Most HTML elements1 now have functions of the same name: simply pass the contents as a positional argument, and attributes as keyword arguments, and everything will be returned as an EzXML Document or Node.
import EzXML: prettyprint doc = html( head( title("Kelpie.jl is awesome!"), ), body( header( h1("Dogs are cool"), h2("Julia is cool"), ), main( img(; src="/kelpie-on-sheep-back.jpg", alt="A Kelpie herding sheep" ), [ p("Kelpies make great herding dogs for $animal.") for animal in ["cows", "sheep", "chickens"] ]..., ), ), ) prettyprint(doc)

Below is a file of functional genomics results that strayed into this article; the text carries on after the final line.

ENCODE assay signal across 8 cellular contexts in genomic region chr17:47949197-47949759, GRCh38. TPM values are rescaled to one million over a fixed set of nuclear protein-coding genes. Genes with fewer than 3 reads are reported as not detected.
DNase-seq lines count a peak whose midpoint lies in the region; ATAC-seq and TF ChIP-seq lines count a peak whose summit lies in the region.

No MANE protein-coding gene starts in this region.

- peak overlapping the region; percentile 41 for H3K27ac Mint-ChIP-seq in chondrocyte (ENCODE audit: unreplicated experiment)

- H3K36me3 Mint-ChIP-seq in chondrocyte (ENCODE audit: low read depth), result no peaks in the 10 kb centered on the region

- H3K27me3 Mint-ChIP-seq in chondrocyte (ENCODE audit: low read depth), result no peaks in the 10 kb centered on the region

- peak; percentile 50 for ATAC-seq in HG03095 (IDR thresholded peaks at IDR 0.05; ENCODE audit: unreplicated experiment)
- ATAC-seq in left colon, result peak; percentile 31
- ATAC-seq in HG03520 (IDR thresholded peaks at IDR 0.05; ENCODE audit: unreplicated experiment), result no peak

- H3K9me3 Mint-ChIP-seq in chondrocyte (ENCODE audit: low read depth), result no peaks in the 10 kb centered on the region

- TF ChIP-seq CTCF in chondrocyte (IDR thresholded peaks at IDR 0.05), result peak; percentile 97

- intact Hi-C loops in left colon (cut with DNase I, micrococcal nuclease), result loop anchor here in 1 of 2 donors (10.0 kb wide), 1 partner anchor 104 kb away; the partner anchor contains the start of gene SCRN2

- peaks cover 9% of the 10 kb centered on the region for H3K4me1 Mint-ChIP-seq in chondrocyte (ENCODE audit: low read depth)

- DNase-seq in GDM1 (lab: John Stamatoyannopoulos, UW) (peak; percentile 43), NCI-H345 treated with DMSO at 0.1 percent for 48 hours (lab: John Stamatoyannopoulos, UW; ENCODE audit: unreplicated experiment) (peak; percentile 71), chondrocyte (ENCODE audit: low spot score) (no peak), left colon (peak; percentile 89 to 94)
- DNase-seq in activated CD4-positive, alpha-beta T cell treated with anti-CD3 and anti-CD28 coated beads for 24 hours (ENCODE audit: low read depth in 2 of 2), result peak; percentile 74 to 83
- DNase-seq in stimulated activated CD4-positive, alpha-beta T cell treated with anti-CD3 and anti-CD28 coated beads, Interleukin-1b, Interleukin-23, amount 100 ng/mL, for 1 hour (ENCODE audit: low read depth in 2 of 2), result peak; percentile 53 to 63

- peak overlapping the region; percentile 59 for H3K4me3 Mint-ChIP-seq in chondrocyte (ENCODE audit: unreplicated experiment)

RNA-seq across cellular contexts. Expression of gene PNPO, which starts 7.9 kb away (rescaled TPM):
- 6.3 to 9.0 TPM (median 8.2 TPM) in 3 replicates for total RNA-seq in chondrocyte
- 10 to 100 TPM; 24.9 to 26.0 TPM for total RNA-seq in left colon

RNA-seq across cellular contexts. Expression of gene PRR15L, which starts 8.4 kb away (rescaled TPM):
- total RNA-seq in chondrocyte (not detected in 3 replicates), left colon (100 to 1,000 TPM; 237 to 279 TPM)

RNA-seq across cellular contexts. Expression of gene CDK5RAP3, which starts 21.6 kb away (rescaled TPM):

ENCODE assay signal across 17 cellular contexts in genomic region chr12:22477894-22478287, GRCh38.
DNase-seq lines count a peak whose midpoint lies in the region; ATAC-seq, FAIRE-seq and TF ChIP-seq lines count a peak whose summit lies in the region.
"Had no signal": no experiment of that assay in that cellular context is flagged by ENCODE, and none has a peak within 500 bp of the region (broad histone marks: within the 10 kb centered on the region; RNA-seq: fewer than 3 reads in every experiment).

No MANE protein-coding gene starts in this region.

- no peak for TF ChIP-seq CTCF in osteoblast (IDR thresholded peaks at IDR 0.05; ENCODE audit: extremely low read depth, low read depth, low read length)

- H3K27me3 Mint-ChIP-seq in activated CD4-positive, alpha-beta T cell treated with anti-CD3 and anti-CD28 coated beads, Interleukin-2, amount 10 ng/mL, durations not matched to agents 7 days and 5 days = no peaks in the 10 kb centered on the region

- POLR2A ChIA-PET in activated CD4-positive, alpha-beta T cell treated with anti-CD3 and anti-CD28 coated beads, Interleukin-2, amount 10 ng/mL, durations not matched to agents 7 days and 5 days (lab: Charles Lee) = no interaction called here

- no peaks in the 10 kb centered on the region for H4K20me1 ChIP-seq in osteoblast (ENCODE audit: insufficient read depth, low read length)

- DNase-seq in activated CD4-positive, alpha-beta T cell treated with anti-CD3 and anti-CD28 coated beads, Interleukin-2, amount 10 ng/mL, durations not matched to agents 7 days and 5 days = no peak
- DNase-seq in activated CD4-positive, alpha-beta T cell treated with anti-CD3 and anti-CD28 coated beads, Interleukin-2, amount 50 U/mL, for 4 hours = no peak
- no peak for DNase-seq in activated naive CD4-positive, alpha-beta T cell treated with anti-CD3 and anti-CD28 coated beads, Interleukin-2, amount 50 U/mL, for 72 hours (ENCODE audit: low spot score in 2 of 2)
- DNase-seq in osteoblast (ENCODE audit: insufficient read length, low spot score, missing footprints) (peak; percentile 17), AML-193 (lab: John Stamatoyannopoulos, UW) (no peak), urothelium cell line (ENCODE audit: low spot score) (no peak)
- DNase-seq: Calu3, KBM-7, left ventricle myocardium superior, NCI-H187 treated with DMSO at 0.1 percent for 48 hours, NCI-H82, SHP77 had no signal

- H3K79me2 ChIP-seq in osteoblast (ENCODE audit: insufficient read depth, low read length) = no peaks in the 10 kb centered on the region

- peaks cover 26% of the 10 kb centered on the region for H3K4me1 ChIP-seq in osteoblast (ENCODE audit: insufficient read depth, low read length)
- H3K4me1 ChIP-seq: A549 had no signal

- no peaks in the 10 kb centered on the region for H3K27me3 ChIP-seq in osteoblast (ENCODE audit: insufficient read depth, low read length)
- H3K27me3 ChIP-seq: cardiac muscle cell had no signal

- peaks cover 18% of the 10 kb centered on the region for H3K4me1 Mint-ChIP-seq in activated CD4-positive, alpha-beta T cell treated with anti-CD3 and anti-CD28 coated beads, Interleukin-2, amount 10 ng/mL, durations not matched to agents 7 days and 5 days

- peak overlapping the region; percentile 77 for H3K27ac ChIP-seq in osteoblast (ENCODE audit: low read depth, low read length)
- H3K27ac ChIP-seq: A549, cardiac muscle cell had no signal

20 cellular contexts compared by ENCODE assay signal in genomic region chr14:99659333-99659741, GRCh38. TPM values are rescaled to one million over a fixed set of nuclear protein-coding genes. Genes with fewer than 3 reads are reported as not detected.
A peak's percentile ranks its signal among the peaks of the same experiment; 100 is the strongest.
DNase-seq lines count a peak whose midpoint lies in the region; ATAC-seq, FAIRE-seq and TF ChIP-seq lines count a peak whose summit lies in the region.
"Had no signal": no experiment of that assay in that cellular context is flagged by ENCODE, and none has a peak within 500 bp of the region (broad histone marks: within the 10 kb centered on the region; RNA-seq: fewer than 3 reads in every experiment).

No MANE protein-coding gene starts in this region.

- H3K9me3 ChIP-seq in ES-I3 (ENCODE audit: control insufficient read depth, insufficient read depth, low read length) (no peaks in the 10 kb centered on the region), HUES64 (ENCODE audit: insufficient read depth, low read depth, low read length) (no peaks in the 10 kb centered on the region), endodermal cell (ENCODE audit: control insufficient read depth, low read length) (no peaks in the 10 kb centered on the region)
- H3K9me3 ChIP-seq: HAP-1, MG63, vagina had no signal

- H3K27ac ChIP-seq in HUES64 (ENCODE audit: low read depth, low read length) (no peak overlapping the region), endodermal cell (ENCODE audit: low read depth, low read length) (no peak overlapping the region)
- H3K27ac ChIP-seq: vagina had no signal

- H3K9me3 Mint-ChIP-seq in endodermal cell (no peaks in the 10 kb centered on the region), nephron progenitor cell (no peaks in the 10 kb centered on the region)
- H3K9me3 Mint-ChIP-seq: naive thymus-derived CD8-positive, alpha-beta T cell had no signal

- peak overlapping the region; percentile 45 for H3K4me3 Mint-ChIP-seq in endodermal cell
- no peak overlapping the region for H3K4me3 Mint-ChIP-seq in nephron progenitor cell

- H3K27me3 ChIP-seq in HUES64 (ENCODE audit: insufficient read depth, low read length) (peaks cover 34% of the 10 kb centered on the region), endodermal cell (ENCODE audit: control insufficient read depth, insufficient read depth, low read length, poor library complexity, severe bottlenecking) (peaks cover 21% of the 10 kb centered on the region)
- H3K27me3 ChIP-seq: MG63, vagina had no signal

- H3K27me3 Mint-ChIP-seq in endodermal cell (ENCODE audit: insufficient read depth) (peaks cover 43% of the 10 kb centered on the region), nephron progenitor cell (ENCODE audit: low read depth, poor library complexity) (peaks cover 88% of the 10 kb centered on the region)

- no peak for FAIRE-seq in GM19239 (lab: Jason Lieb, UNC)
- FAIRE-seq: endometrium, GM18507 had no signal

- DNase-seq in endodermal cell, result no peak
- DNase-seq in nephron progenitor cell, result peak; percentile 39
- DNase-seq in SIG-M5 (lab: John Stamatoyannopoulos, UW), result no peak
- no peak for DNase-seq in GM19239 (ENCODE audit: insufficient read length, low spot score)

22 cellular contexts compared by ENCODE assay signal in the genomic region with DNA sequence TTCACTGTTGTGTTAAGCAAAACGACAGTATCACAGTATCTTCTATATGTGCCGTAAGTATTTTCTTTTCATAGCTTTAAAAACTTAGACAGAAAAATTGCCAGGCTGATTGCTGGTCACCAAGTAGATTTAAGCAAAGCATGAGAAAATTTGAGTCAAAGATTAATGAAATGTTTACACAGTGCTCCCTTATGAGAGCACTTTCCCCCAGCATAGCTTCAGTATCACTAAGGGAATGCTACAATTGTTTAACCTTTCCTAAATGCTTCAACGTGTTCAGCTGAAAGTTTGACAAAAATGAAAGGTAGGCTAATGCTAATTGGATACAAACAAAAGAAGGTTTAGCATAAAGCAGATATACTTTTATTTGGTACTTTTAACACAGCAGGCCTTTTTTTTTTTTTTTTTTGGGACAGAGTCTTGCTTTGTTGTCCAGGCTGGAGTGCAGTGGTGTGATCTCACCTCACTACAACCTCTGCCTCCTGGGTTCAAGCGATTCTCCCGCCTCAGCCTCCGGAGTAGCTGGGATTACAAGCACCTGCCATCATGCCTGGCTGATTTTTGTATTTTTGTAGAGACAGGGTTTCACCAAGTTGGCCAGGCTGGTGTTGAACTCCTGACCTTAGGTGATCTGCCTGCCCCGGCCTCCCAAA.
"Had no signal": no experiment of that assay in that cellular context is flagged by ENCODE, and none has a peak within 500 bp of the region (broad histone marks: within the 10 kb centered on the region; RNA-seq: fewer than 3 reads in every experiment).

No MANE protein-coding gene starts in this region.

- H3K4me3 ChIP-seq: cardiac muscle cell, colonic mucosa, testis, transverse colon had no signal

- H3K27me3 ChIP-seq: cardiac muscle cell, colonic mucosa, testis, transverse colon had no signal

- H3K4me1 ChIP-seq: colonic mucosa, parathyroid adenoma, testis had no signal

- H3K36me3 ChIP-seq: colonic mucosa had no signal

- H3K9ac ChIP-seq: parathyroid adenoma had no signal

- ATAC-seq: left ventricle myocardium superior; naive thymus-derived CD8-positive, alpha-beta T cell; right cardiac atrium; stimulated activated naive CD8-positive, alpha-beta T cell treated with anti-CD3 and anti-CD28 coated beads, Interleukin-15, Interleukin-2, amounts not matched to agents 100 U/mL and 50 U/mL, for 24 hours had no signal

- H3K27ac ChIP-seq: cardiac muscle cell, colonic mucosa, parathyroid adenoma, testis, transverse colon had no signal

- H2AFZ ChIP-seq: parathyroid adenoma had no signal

<?xml version="1.0" encoding="UTF-8" standalone="yes"?> <!DOCTYPE html SYSTEM "about:legacy-compat"> <html> <head> <title>Kelpie.jl is awesome!</title> </head> <body> <header> <h1>Dogs are cool</h1> <h2>Julia is cool</h2> </header> <main> <img src="/kelpie-on-sheep-back.jpg" alt="A Kelpie herding sheep" /> <p>Kelpies make great herding dogs for cows.</p> <p>Kelpies make great herding dogs for sheep.</p> <p>Kelpies make great herding dogs for chickens.</p> </main> </body> </html>
Everything is pure Julia, so your imagination is the limit!
divis the division function, and I wanted to leave it that way. To make
<div>s, you need to use